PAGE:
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Confused About Cash Discount, Surcharge, And Convenience Fees? Learn The Difference

Aug 4, 2021 | Weekly Articles

Back in May, I wrote an article explaining what cash discounting programs were. But since then, there have been significant questions about surcharging customers and convenience fees. Largely the curiosity lies in if they are the same thing as cash discounting programs or something else entirely. To clear up any confusion, I’m going to discuss the different types and highlight how they vary from one another.

High-Level Overview

Surcharge – A surcharge for credit card processing is the practice of adding a small fee to a purchase to cover the cost of card acceptance. In credit card surcharging the fee for paying with a credit card is added to the advertised or “standard” price. Surcharges according to the card brands should never exceed 4% or the cost of processing a credit card whichever is less. Many people think that surcharging is illegal, and for a long time it was in many places in the United States. If you do a quick search on Google for states that have laws regarding surcharging, you may find that there are several that still have statutes that ban surcharging.

Here is the most recent information I could find when researching this issue for our clients.

Below is a current summary* of the status of the no-surcharge statutes in those states where such a statute previously was enacted. **

*As found at https://www.jdsupra.com/legalnews/kansas-court-rules-no-surcharge-statute-2665282/
**BNG does not offer legal advice and this article is not meant to replace legal counsel.

State Relevant Statute Status
California Cal. Civ. Code § 1748.1

Declared Unconstitutional

The U.S. Court of Appeals, Ninth Circuit affirmed district court ruling that California’s no-surcharge statute violates the First Amendment but declined to consider the issue of vagueness.

Italian Colors Rest. v. Becerra, 878 F.3d 1165 (9th Cir. 2018)

Colorado Colo. Rev. Stat. § 5-2-212

Still in Effect but Legislation to Repeal Pending

The Colorado General Assembly currently is considering legislation that would repeal Colorado’s no-surcharge statute but would limit the maximum surcharge merchants could impose on customers to 2% of the total cost paid for a good or service.

 

2021 Colo. S.B. 91, 73d General Assembly (Feb. 16, 2021).

Connecticut Conn. Gen. Stat. § 42-133ff Still in Effect
Florida Fla. Stat. § 501.0117

Declared Unconstitutional

The U.S. Court of Appeals, Eleventh Circuit reversed the district court ruling and found that Florida’s no-surcharge statute regulated speech and violated businesses’ commercial speech rights, and thus was unconstitutional.

Dana’s R.R. Supply v. Bondi, 807 F.3d 1235 (11th Cir. 2015), reh’g en banc denied 809 F.3d 1282 (11th Cir. 2016), denying cert. 137 S. Ct. 1452 (Apr. 3, 2017).

Kansas Kan. Stat. Ann. § 16a-2-403

Declared Unconstitutional by District Court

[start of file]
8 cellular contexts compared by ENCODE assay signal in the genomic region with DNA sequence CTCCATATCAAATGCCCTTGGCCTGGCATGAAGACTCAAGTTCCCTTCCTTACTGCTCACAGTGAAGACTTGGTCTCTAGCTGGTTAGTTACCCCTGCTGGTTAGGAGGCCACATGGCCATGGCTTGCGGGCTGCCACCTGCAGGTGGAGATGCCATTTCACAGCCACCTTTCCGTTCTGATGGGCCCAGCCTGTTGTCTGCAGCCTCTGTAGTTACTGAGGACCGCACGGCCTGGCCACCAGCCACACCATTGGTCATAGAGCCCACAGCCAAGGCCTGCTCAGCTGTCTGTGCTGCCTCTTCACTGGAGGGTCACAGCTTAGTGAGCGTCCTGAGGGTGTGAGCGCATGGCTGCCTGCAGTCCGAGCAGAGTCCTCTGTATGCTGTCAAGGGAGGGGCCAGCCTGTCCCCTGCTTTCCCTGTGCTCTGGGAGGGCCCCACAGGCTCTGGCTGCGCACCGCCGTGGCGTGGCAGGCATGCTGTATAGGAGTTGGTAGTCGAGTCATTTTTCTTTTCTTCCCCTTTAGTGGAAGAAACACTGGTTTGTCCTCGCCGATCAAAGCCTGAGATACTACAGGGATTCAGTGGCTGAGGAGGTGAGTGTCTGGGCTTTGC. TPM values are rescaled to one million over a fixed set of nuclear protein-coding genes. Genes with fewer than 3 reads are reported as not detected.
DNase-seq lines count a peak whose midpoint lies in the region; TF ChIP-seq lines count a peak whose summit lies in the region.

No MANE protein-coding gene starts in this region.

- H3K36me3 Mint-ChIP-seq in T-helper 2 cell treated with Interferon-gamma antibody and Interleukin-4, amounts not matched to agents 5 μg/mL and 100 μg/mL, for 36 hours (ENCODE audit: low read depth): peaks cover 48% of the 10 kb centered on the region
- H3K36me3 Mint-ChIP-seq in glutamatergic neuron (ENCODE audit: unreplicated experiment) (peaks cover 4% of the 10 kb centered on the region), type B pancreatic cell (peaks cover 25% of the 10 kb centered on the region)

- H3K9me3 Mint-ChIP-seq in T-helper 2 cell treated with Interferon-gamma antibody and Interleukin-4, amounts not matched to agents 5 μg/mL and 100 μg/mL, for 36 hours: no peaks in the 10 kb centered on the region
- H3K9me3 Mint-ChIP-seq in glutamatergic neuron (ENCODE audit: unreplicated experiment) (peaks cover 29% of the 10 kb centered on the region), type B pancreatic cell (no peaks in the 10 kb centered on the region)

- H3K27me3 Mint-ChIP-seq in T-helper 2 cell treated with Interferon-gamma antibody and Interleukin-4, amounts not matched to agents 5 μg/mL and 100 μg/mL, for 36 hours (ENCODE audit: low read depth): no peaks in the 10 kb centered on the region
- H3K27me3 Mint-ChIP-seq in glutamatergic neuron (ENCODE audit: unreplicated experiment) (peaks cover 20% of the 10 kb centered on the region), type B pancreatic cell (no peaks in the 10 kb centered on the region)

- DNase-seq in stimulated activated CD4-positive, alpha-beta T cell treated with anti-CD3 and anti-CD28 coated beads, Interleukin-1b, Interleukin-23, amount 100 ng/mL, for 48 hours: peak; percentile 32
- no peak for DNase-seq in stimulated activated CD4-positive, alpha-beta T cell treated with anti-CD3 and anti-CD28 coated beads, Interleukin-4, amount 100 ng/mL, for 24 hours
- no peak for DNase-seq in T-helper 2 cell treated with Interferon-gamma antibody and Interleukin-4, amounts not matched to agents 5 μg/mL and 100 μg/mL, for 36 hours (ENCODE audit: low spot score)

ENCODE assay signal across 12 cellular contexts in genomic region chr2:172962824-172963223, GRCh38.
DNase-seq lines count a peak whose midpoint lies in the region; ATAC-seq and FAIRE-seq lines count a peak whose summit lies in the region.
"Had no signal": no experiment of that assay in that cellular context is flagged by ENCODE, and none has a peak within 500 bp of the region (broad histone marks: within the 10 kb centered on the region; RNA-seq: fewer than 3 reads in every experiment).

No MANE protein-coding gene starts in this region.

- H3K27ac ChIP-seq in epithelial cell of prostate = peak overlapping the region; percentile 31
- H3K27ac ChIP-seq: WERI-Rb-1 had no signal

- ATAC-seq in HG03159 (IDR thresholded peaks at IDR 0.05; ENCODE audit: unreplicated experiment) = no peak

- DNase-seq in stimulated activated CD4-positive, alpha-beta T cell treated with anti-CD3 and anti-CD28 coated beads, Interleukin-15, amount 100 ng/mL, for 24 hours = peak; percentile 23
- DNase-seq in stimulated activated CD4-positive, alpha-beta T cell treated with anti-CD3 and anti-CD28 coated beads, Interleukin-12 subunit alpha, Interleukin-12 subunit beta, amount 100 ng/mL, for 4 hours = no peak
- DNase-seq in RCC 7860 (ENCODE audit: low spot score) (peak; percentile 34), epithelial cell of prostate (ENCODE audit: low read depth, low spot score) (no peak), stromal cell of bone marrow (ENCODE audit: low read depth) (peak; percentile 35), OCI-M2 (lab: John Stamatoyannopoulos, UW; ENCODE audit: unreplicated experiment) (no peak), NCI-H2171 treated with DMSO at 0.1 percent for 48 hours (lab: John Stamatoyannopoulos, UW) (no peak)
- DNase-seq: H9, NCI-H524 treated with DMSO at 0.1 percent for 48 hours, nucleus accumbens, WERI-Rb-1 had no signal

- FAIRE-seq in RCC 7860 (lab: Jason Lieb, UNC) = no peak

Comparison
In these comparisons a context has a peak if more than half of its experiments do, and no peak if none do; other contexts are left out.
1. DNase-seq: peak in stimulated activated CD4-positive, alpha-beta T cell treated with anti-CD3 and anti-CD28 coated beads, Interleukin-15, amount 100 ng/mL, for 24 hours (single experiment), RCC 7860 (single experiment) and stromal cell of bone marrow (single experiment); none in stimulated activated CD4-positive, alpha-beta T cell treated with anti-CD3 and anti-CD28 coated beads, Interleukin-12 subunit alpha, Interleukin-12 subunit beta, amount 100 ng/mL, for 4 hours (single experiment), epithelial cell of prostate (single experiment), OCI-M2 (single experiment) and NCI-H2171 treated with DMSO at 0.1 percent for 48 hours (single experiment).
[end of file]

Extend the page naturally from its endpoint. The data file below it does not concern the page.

The U.S. District Court, District of Kansas held that Kansas’s no-surcharge statute regulated speech and violated a credit card processing company’s commercial speech rights, and thus was unconstitutional. The district court declined to consider the issue of vagueness.

CardX, LLC v. Schmidt, No. 2:20-cv-02274, 2021 WL 736322 (D. Kan. Feb. 25, 2021).

Legislation to Repeal Pending

The Kansas State Legislature is considering legislation to repeal the statute prohibiting merchants from imposing a surcharge on consumers who elect to pay via credit card.

2021 Kan. H.B. 2316, 89th Legislature (Feb. 10, 2021).

Maine Me. Rev. Stat. Ann. tit. 9-a, § 8-509 Still in Effect
Massachusetts Mass. Gen. Laws Ann. ch. 140D, § 28A

Still in Effect but Legislation to Repeal Pending

The Massachusetts General Court is considering legislation to repeal the statute prohibiting merchants from imposing a surcharge on consumers who elect to pay via credit card.

2021 Mass. H.D. 2907, 192d General Court (Feb. 18, 2021).

New York N.Y. Gen. Bus. Law § 518

Still in Effect but Pending Further Review

The U.S. Court of Appeals, Second Circuit held that New York’s no-surcharge statute did not violate the First Amendment and vacated the judgment entered by the district court and remanded for dismissal. On appeal, the U.S. Supreme Court held that the statute does regulate speech and remanded the case to the Second Circuit for further analysis.

Expressions Hair Design v. Schneiderman, 808 F.3d 118 (2d Cir. 2015), vacated and remanded, 581 U.S. __, 137 S. Ct. 1144 (Mar. 29, 2017).

Legislation to Repeal Pending

The New York State Assembly currently is considering legislation that would repeal the state’s no-surcharge statute, 2021 N.Y. S.B. 4018, 244th Legislative Session (Feb. 1, 2021), as well as other forms of legislation that would repeal the existing law and replace it with one to comply with recent New York court decisions regarding how prices must be presented to consumers and limit the maximum surcharge merchants could impose on customers to 4% of the total cost paid for a good or service.